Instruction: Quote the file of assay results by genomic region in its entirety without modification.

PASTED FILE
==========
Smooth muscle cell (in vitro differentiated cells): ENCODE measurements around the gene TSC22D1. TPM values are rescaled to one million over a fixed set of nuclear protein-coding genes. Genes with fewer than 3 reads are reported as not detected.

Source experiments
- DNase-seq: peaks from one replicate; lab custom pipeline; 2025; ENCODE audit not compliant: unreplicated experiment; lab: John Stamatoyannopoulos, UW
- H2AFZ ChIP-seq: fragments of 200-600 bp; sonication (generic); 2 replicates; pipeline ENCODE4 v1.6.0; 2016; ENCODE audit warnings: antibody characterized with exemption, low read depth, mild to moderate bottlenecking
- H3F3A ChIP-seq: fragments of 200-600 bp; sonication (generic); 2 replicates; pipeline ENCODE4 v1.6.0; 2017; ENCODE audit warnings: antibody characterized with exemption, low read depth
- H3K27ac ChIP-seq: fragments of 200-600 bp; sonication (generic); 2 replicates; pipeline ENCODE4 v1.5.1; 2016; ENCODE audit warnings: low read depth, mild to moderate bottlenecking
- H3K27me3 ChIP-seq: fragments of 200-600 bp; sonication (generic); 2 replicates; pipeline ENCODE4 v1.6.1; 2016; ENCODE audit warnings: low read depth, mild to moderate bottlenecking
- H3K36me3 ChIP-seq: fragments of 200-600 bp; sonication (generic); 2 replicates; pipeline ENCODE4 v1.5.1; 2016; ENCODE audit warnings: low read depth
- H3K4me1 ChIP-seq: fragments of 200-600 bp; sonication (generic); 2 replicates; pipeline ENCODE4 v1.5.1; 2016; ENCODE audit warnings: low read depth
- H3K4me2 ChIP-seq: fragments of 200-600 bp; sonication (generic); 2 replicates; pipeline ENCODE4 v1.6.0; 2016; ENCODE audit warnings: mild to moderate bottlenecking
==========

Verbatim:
Smooth muscle cell (in vitro differentiated cells): ENCODE measurements around the gene TSC22D1. TPM values are rescaled to one million over a fixed set of nuclear protein-coding genes. Genes with fewer than 3 reads are reported as not detected.

Source experiments
- DNase-seq: peaks from one replicate; lab custom pipeline; 2025; ENCODE audit not compliant: unreplicated experiment; lab: John Stamatoyannopoulos, UW
- H2AFZ ChIP-seq: fragments of 200-600 bp; sonication (generic); 2 replicates; pipeline ENCODE4 v1.6.0; 2016; ENCODE audit warnings: antibody characterized with exemption, low read depth, mild to moderate bottlenecking
- H3F3A ChIP-seq: fragments of 200-600 bp; sonication (generic); 2 replicates; pipeline ENCODE4 v1.6.0; 2017; ENCODE audit warnings: antibody characterized with exemption, low read depth
- H3K27ac ChIP-seq: fragments of 200-600 bp; sonication (generic); 2 replicates; pipeline ENCODE4 v1.5.1; 2016; ENCODE audit warnings: low read depth, mild to moderate bottlenecking
- H3K27me3 ChIP-seq: fragments of 200-600 bp; sonication (generic); 2 replicates; pipeline ENCODE4 v1.6.1; 2016; ENCODE audit warnings: low read depth, mild to moderate bottlenecking
- H3K36me3 ChIP-seq: fragments of 200-600 bp; sonication (generic); 2 replicates; pipeline ENCODE4 v1.5.1; 2016; ENCODE audit warnings: low read depth
- H3K4me1 ChIP-seq: fragments of 200-600 bp; sonication (generic); 2 replicates; pipeline ENCODE4 v1.5.1; 2016; ENCODE audit warnings: low read depth
- H3K4me2 ChIP-seq: fragments of 200-600 bp; sonication (generic); 2 replicates; pipeline ENCODE4 v1.6.0; 2016; ENCODE audit warnings: mild to moderate bottlenecking